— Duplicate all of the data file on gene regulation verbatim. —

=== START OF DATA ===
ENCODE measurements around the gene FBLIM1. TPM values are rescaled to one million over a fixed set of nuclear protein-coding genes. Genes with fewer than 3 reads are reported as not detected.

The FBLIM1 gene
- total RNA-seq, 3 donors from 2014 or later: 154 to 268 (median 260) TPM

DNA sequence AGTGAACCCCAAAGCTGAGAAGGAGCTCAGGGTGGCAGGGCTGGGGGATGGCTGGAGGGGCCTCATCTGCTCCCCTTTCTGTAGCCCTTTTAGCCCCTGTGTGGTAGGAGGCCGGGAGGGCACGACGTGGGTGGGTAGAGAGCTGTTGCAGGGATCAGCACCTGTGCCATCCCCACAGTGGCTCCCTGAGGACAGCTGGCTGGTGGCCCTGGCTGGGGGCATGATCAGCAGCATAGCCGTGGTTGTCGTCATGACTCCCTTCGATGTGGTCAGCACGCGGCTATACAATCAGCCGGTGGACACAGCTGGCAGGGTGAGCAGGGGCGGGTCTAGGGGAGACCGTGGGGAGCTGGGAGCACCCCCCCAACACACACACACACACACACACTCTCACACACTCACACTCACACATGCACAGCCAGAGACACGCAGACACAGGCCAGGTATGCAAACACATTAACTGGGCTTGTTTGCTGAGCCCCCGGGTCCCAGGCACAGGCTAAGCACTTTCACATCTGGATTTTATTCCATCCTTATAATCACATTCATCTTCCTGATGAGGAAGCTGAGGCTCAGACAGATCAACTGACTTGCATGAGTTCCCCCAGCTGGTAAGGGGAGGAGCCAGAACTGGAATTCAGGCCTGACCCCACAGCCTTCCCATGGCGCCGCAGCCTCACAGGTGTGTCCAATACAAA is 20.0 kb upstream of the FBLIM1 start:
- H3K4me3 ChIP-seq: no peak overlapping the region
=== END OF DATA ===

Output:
ENCODE measurements around the gene FBLIM1. TPM values are rescaled to one million over a fixed set of nuclear protein-coding genes. Genes with fewer than 3 reads are reported as not detected.

The FBLIM1 gene
- total RNA-seq, 3 donors from 2014 or later: 154 to 268 (median 260) TPM

DNA sequence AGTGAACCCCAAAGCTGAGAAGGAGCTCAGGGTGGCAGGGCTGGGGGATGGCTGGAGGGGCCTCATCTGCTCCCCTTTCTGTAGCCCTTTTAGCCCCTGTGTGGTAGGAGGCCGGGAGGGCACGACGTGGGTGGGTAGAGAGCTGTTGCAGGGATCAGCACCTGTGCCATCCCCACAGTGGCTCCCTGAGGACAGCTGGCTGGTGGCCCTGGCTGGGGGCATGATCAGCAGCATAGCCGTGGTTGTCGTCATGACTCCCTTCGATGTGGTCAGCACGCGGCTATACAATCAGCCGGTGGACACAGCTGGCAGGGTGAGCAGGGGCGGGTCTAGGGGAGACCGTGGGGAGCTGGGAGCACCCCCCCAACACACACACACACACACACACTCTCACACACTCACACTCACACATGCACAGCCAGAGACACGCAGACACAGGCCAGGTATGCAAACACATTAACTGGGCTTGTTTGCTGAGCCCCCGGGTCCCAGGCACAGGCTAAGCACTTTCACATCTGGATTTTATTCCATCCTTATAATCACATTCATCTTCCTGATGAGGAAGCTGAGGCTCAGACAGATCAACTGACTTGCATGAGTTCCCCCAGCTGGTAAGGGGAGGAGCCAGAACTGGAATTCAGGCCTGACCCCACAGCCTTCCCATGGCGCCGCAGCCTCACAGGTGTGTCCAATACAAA is 20.0 kb upstream of the FBLIM1 start:
- H3K4me3 ChIP-seq: no peak overlapping the region